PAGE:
Created in 1980, the Mois de la Photo [Month of Photo] in Paris this year has become the Mois de la Photo du Grand Paris [Month of Photo of Greater Paris]. There are two key novelties of this 2017 edition. The most obvious is its planned start date in April instead of November. The second is the wide range of transdisciplinary events that expands from intramural Paris to the suburban areas.
This authoritative festival has launched an ambitious program despite its usual budget of 250.000€ and its limited amount of team members. Ten or so buses have been rented to facilitate the visitors’ journey through the great variety of galleries, centres, and museums amongst other venues by organizing “Intense Week-End” of visits. Nearly a hundred of exhibitions have now opened their doors. All explore photographic practices and have been carefully selected by François Hébel, former director of Les Rencontres d’Arles festival.
The following are non-exhaustive reviews of exhibitions that have dealt more or less directly with Chinese culture.
Jacques Borgetto’s “Si près du ciel, le Tibet” at the Espace Photographique de Sauroy (Paris)
Between 2007 and 2015, the French photographer Jacques Borgetto went six times to Tibet. He peregrinated over several regions, and visited villages, nomadic camps, and monasteries. Borgetto not only documented the gradual evolution of landscape and terrestrial routes, but he also captured the diversity of spiritual practices and everyday life in an essentially spontaneous manner. From magnificent natural mountain landscape to interior scenes, Borgetto mingled black and white, coloured, and wall mounted light boxes to display his photographs.
Sze Tsung Nicolas Leong’s “Horizons” at the Galerie Polka (Paris)
This British-American artist Sze Tsung Leong is exhibited in France for the first time. His series Horizons assembles an international collection of images, which eventually forms a personal picture of the world. Hung at times in diptych or triptych to trigger visual narratives, his photographs examine man’s place within its environment, as well as notions of far and near, foreign and familiar.
Dorian François’ “Solitudes” at the Musée d’Art et d’Histoire de Saint-Denis (Saint-Denis)
The French photographer Dorian François has been travelling back and forth to China the past twelve years. His project “Solitude [Loneliness]” evokes the diary format by associating photographs and texts he has written en route to diverse places. While documenting observed facts, François also provides a sensible approach to contemporary China.
“Autophoto” at the Fondation Cartier pour l’art contemporain (Paris)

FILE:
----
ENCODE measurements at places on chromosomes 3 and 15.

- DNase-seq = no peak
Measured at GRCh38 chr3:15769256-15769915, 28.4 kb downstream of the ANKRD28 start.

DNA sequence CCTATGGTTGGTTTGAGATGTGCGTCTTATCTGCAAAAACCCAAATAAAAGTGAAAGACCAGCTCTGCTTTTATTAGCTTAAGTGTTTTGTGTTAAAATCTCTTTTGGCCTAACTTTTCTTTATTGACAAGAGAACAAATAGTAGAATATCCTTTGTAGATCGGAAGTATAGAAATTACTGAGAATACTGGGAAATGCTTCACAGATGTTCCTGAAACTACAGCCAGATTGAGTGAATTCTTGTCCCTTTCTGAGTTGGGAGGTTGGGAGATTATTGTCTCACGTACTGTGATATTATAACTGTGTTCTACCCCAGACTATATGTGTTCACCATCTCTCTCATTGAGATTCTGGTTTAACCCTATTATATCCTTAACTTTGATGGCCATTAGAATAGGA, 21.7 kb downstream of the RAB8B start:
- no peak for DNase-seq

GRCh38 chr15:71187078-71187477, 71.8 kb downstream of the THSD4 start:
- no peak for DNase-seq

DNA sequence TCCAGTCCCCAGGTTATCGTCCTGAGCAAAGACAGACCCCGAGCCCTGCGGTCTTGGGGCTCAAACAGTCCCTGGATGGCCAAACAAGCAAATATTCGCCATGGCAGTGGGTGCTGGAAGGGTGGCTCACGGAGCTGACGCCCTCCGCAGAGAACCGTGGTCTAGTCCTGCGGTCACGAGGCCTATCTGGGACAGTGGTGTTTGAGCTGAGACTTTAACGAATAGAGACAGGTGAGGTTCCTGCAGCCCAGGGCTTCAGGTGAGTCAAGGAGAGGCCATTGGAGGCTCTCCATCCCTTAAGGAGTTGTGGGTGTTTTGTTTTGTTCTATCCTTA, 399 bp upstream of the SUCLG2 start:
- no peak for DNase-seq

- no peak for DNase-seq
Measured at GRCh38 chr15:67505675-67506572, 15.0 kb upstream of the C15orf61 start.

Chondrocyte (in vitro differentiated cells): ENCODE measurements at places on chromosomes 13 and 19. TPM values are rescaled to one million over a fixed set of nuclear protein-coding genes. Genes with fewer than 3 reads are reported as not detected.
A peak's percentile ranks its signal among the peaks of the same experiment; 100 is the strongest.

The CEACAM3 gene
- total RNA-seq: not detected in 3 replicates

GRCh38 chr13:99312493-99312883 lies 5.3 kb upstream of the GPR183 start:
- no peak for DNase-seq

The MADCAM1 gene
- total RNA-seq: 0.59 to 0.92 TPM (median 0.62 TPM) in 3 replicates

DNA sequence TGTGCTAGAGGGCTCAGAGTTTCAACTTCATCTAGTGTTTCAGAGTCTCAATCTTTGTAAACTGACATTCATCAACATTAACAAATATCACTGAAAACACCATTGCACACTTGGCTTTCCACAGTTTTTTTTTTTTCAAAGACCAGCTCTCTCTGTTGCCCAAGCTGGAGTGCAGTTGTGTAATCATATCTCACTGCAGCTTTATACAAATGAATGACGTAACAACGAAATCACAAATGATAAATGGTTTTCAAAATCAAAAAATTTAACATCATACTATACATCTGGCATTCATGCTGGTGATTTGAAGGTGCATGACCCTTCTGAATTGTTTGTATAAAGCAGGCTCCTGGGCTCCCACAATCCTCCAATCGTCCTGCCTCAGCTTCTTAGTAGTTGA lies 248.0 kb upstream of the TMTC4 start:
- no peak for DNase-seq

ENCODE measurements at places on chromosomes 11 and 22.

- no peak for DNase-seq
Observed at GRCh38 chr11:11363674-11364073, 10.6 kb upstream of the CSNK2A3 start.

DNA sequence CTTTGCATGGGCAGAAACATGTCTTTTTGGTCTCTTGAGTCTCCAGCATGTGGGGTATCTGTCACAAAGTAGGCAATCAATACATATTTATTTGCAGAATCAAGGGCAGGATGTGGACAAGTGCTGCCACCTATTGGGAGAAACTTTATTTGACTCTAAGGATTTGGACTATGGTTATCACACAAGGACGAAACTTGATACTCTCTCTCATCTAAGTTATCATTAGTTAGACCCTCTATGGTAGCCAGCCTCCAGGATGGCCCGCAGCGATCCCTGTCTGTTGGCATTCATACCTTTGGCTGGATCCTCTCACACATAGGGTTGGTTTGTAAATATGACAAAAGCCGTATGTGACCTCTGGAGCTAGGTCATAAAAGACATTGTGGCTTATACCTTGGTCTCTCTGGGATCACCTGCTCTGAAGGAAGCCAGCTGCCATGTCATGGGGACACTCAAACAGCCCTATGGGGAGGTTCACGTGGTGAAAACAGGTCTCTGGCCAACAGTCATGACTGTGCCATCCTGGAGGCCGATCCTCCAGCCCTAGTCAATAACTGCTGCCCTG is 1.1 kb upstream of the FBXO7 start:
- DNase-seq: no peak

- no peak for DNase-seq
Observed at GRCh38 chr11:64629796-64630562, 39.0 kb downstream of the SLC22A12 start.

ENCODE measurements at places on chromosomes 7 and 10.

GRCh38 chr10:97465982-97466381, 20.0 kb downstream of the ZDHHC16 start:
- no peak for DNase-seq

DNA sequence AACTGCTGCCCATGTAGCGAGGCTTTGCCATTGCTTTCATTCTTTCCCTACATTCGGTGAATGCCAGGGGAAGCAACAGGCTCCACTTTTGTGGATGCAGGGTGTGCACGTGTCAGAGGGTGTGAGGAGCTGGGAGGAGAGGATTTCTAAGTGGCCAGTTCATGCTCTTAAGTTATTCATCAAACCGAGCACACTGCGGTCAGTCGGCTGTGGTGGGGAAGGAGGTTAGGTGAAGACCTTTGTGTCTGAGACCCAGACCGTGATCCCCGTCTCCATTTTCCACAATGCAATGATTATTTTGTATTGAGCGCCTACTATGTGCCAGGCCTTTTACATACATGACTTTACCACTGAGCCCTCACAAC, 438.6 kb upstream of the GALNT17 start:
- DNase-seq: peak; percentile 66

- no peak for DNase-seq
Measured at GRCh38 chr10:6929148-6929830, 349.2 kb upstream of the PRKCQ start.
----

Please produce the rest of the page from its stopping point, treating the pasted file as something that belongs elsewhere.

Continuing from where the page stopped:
This collective exhibition curated by Xavier Barral and Philippe Séclier focuses its attention on the world of cars, more specifically how the car provided photographers with a new subject, new viewpoints and new way of exploring the world. This large show brings together 500 works created by hundreds of historic and contemporary authors from around the world, including a rare selection of Chinese photographic prints dating back to the 1950s. These original small-format prints belong to the French artist and collector Thomas Sauvin, famed for its Beijing Silvermine archive that has been reconstructing the history of popular analogue photography in post-1980s China.
The Mois de la Photo du Grand Paris also prompted off-festival events such Fan Xi and Jing Wang’s group show held at the Villa des Arts (Paris). Although their approach to the technique differs, these two female photographers revisit conventional genres such as portraits and still lives.
Fan Xi plays around texture effects and chemical reactions by corroding the silver film with alcohol and water. On this occasion, she displays small-size blossoming flowers compositions and series of portraits. By altering the negative film and mixing it with wood, marble, and plaster amongst other materials, she creates unsettling yet mesmerizing optical distortions, in which forms and colours merge into one another.
As for Jing Wang, she has developed a performative photography that calls into question the self in interpersonal communication. Jing arrived in France at the age of nineteen, leaving behind her studies in economics and embracing her artistic vocation. Shot with an iPhone by using her toe, her series of auto portraits probes into autobiography yet never reveals her face. It appears as an attempt to question the changing relationship between her body and her immediate environment, whether it is interior or exterior.
More information: Mois de la Photo du Grand Paris